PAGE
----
Early Results Show That Southern Sudan May Secede
Early results from the election in Sudan show that a split between north and south is likely. A referedum held over the past week allowed Sudanese citizens around the world to vote on independence, and the results that have been streaming in over the past few days show that secession is extremely likely. A BBC report said that more than 97% of the European Sudanese diaspora had voted for a new state, although full results from the vote are not expected until next month.
The elections are the culmination of a decades-long conflict between the north Sudanese Arab government and Christian rebels in the south. The separation can’t happen, however, until an American-backed peace agreement expires on July 9.
Vote counting started immediately after the polls closed on Saturday evening, and continued through the night. According to the New York Times, however, by Sunday “independence seemed palpable.” The south Sudanese president congratulated war veterans and called for forgiveness toward the north.
“For our deceased brothers and sisters, particularly those who have fallen during the time of the struggle, may God bless them with eternal peace,” Mr. Kiir said, according to the Associated Press. “Like Jesus Christ on the cross, forgive those who have forcibly caused their death.”
Women in particular have expressed a strong desire for secession, saying that a split would allow them to stop being second-class citizens. The expectation is that in independent southern Sudan, women would be in a stronger position to challenge limitations on their rights. And a final end to the conflict would also be welcomed by women, who are often the most victimized in the violence. A survey of women found that during the conflict, “36 percent of women had been gang-raped, 28 percent had been raped during abduction; other women reported being forced to have sex in exchange for food.”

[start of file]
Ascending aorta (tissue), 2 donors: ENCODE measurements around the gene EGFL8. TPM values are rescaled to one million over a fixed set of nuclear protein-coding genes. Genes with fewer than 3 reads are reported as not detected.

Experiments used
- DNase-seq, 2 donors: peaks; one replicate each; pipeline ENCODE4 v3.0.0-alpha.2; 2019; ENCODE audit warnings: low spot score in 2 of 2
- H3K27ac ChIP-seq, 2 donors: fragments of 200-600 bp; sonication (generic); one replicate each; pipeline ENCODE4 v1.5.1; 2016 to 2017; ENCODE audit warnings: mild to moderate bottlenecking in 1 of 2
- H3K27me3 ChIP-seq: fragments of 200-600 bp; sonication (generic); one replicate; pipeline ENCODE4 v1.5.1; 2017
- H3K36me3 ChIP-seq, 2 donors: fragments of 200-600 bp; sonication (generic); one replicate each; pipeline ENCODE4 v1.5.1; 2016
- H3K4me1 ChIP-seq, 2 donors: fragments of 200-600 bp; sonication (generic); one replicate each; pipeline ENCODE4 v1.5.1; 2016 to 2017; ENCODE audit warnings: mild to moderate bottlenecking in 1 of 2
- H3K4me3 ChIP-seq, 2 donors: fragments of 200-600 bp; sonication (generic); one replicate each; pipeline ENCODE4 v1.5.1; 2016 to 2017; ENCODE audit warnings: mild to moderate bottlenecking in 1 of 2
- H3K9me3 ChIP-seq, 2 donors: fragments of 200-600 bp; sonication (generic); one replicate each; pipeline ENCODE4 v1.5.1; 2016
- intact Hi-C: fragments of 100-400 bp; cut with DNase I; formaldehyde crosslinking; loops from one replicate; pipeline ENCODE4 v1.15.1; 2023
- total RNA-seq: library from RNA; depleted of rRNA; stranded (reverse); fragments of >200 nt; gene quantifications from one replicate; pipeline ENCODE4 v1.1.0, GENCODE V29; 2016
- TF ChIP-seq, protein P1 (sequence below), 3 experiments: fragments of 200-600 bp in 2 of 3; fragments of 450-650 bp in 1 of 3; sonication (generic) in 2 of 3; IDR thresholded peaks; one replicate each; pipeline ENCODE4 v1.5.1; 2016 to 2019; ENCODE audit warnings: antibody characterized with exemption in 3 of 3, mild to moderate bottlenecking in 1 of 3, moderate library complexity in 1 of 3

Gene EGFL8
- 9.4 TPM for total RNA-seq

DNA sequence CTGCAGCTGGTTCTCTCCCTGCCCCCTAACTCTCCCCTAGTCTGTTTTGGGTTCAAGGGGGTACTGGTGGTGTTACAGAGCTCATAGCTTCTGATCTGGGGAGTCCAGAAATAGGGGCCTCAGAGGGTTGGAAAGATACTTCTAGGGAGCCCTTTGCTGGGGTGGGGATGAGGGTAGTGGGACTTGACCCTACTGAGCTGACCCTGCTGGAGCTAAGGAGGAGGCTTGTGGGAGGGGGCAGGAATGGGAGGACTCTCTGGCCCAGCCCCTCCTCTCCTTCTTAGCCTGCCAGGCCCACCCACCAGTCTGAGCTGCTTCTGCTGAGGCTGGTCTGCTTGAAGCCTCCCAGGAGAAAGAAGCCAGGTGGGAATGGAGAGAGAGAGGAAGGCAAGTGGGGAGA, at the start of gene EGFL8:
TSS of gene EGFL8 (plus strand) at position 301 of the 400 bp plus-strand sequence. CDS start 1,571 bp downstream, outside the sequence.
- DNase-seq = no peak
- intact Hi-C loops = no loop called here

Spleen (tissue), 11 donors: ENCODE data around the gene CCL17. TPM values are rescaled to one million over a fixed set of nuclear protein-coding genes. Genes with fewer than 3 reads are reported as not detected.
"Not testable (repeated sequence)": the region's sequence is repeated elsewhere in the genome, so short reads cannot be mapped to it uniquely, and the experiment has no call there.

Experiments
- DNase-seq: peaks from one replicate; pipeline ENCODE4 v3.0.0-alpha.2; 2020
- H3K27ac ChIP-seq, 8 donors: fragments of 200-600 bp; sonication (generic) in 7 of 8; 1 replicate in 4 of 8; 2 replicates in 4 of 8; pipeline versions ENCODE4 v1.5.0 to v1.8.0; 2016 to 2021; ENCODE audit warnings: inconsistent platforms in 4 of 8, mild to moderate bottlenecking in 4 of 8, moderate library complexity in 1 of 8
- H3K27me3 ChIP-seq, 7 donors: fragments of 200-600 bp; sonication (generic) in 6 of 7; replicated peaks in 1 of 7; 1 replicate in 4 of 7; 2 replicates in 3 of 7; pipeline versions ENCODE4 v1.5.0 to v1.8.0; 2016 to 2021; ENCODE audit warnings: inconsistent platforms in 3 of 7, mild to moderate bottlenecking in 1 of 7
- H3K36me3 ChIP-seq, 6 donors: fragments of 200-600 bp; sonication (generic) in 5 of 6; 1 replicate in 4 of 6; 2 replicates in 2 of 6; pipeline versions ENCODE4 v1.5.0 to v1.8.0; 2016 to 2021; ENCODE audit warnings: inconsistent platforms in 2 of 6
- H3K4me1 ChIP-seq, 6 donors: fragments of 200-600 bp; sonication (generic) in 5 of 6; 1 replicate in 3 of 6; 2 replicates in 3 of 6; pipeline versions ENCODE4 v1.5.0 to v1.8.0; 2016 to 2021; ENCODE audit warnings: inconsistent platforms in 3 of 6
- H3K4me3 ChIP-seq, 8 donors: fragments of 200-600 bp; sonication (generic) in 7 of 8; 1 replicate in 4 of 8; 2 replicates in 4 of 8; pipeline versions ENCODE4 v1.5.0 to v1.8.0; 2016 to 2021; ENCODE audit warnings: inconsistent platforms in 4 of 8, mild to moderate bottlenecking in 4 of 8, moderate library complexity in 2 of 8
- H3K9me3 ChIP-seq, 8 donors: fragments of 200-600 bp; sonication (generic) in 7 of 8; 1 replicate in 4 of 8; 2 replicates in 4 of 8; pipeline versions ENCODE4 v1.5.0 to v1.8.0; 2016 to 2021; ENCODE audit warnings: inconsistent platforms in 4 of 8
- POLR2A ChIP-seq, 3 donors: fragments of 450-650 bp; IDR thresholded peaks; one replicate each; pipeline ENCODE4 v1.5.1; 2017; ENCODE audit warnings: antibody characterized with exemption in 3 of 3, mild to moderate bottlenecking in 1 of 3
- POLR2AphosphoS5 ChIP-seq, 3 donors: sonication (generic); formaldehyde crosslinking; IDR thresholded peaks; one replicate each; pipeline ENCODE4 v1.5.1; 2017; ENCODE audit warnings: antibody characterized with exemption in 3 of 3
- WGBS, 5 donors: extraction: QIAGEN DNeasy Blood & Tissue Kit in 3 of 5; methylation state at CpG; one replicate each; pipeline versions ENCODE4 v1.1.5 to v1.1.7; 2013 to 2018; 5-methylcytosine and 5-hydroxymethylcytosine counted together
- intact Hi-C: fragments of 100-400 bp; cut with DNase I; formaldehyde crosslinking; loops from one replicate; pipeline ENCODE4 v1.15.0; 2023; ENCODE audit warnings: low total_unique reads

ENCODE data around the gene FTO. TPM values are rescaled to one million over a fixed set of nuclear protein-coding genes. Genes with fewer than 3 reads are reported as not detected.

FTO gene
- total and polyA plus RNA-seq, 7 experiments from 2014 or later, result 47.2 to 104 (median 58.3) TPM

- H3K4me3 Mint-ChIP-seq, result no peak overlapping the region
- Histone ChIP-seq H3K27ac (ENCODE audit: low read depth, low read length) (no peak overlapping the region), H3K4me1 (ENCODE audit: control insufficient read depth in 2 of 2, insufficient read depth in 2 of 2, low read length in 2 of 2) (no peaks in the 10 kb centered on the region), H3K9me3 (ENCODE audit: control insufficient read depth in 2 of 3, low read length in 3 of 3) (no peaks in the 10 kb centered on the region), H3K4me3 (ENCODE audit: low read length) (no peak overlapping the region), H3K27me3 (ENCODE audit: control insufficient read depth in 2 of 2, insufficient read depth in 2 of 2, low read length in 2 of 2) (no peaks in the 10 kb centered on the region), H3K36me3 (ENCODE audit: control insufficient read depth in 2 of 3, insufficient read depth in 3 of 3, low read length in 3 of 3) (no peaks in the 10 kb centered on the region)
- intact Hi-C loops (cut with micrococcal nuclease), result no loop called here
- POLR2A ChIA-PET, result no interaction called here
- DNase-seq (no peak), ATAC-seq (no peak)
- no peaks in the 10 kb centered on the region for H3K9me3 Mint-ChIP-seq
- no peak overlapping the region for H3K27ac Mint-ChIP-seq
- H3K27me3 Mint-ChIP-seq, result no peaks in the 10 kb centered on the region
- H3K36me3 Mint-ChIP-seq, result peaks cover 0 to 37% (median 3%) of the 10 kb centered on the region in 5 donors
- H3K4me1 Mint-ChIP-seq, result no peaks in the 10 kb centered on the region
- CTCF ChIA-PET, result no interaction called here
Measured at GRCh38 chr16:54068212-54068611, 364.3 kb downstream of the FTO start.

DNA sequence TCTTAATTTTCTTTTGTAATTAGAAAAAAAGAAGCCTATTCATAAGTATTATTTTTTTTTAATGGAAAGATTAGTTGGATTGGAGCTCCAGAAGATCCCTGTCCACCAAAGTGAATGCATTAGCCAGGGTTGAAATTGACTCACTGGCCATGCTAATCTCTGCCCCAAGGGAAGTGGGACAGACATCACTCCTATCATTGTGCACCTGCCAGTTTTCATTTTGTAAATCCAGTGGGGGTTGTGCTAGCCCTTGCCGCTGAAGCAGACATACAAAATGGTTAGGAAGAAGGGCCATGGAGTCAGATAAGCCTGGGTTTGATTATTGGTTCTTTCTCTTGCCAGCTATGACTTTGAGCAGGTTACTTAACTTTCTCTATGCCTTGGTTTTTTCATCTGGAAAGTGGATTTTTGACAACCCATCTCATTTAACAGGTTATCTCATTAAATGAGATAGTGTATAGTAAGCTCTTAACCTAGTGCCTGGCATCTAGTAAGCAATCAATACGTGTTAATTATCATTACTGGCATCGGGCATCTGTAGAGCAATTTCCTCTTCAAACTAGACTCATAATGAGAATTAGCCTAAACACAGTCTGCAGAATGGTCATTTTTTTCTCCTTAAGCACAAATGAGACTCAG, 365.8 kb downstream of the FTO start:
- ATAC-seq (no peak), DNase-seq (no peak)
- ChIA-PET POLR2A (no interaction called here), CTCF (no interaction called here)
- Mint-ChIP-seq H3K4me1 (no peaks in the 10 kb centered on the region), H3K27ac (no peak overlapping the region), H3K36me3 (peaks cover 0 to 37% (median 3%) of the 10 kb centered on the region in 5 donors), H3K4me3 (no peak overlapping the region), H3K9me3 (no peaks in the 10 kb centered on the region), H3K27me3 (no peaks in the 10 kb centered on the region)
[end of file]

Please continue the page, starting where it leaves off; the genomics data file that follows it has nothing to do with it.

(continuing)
There are other inequities that will need to be addressed as well; there are high levels of domestic violence, as well as forced, early marriages. Women have few reproductive rights or access to reproductive necessities like contraception and abortion. Women say that they want the new government, if it is formed, to prioritize their welfare and rights.
“Women’s rights – especially protection of women from sexual violence and rehabilitation of those who suffered in the war – will need a lot of attention,” said a female member from south Sudan to the legislative assembly. “With the war, we didn’t have much time to push for other rights. Being alive was what mattered. We don’t expect the government to deliver all this there and then but we will be expecting improved efforts.”
We’ll keep you posted as more information about the election comes in, but now, we can hope that the vote counting continues to go smoothly, and that if secession is the final result, that the south Sudanese government does indeed focus its attention on women’s health and freedom.
Photo from Wikimedia Commons.